Eastern Michigan University's (EMU) Drama and Theatre for the Young program typically stages dramatic productions in school cafeterias and auditoriums around the state. But this year, due to the COVID-19 pandemic, the program has gone virtual with a new offering called the Storybook Series
Students in the program made five videos of themselves doing dramatic readings of storybooks for elementary school-aged children, with additional educational material, available on the EMU Drama and Theatre for the Young website
and YouTube channel
A different book is featured in each installment of the weekly series, starting with "A Bad Case of Stripes" on March 12 and wrapping up April 9 with "Old Turtle and the Broken Truth." Additional material includes writing prompts and discussion questions
for each book.
All the storybook videos and accompanying materials will be available for use by teachers and parents through the end of June, says Storybook Series director Cameron Prevatte.
"Before the pandemic, the Theatre for the Young tours would reach hundreds of kids. We'd go into schools and perform for children and see their faces," Prevatte says.
During a time when that kind of programming isn't safe, the program leaders and participants had to decide what format their annual tour would take instead. Prevatte says theater already has a reputation for not being inclusive or easily accessible, so it made more sense to offer a free video series instead of ticketed virtual programming.
EMU's youth theater program is one of only five in the country, and it's one of the smallest, but Prevatte says that means it was easier for those in the program to pivot and innovate. The students' first challenge was to find publishers who would allow their books to be used in the series, and the next was finding books with a plot.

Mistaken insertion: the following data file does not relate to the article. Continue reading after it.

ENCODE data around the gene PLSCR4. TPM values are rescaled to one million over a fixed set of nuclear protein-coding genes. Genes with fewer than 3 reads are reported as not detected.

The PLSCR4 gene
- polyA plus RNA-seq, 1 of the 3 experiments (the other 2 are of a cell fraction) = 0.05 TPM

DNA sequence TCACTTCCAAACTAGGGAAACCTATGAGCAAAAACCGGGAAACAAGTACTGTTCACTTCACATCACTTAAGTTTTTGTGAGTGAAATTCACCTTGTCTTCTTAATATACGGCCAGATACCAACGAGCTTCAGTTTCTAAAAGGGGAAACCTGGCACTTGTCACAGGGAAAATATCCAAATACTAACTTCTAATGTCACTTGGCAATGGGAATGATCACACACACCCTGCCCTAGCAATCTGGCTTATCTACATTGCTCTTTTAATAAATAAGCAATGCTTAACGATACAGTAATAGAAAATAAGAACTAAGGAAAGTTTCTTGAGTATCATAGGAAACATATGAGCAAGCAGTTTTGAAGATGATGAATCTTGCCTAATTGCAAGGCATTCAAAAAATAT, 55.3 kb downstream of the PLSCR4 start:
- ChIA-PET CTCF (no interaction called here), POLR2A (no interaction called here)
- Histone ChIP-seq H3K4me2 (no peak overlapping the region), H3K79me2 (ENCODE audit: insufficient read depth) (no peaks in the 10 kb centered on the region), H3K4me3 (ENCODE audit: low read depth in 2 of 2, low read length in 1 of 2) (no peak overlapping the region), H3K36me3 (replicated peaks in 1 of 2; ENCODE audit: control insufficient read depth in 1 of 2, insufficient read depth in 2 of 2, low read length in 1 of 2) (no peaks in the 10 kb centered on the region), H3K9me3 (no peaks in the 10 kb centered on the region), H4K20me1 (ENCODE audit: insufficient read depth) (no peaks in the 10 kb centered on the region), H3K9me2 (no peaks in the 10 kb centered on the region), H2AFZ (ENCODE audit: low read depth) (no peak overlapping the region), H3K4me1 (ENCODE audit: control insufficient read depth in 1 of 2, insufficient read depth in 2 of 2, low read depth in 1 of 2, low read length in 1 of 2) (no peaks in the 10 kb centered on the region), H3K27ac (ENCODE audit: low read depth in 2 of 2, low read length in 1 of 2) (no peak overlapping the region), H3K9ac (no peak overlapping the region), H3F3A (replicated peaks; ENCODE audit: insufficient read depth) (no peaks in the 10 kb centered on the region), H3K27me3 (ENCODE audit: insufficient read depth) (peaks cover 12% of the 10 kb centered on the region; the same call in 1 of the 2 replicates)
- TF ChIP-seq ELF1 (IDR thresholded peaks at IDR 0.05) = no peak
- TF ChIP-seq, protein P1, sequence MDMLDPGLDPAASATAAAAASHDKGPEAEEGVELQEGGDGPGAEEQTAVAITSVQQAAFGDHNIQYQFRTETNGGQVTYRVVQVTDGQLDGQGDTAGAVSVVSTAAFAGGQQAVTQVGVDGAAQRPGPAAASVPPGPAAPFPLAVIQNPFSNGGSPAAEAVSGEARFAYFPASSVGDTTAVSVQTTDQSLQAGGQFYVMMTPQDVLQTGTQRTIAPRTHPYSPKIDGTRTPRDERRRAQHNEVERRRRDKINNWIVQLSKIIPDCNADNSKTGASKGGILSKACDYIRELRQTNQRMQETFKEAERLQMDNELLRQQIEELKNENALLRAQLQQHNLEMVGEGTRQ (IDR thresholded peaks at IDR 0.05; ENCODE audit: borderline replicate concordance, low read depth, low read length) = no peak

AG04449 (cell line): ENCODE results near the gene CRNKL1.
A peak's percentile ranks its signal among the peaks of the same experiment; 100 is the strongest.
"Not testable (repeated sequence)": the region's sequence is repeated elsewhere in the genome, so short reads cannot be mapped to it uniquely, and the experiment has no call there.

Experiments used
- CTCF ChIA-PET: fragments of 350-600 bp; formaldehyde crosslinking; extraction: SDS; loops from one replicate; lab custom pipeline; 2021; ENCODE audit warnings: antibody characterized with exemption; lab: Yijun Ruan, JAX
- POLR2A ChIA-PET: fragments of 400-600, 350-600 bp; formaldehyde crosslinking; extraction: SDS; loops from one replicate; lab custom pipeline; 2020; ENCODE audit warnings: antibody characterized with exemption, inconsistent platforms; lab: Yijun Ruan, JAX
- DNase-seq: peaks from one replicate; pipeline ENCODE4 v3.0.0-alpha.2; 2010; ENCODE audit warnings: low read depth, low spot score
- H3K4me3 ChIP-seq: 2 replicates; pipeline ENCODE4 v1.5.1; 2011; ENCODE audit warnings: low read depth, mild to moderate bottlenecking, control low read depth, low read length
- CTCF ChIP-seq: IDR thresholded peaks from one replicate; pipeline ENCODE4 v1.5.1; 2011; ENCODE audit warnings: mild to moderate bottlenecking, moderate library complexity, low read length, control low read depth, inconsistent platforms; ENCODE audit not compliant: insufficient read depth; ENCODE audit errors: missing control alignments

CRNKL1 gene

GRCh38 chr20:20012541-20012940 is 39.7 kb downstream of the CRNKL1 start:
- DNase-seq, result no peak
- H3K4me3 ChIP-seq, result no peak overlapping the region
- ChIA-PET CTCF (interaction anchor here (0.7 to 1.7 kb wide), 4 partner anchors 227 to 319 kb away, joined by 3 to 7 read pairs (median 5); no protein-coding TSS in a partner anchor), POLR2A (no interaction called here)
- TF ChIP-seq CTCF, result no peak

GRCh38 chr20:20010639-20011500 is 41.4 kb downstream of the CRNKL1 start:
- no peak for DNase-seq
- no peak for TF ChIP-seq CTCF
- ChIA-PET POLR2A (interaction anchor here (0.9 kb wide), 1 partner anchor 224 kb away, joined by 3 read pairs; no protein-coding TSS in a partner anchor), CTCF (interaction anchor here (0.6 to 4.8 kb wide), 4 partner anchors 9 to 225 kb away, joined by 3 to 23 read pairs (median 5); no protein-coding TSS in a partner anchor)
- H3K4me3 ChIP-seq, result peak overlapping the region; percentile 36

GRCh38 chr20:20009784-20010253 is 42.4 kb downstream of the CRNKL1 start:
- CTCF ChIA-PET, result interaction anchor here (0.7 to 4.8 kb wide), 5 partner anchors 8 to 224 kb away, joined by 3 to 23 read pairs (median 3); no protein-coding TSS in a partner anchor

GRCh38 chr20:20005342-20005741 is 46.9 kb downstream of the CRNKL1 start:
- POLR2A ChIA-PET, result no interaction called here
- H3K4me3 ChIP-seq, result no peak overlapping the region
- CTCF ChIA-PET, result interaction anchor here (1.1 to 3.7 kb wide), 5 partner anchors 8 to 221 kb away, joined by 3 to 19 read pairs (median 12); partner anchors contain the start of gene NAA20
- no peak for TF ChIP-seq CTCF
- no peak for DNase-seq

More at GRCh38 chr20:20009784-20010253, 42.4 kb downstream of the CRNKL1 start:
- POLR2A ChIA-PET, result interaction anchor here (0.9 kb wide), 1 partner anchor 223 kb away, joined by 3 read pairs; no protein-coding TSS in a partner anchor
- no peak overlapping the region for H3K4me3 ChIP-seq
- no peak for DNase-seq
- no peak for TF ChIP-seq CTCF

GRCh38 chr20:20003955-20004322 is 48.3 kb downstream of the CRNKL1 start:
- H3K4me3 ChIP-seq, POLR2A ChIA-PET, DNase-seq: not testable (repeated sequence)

"A lot of children's books don't necessarily have a plot. And that's fine, but if we're choosing to bring it to life instead of just reading it out loud, we wanted to … pick stories that had a purpose, and a message we wanted to tell, but not too didactic," Prevatte says.
Prevatte says the first book, "A Bad Case of Stripes," hits that sweet spot of having a subtle message while still being pure entertainment, and with a theme that seems appropriate during a pandemic.
"It has a message, but it's hidden. As you're reading it, it doesn't beat you over the head with the message, but it's about feeling 'othered,' feeling different. I think that's how we're all feeling right now," Prevatte says.
Another book that resonates during a pandemic is "Don't Hug Doug." While people usually think consent is about romantic and sexual relationships, consent is important even when it comes to more innocent touch like hugs, Prevatte says.
"I'm a touchy-feely person, and COVID makes me crazy," Prevatte says. "I'm really glad we did a book about consent."
More information about the Storybook Series is available here
Sarah Rigg is a freelance writer and editor in Ypsilanti Township and the project manager of On the Ground Ypsilanti. She joined Concentrate as a news writer in early 2017 and is an occasional contributor to other Issue Media Group publications. You may reach her at firstname.lastname@example.org.